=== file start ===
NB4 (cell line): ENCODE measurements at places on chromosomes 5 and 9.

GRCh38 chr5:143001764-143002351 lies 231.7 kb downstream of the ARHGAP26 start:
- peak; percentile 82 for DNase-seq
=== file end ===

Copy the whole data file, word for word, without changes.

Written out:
NB4 (cell line): ENCODE measurements at places on chromosomes 5 and 9.

GRCh38 chr5:143001764-143002351 lies 231.7 kb downstream of the ARHGAP26 start:
- peak; percentile 82 for DNase-seq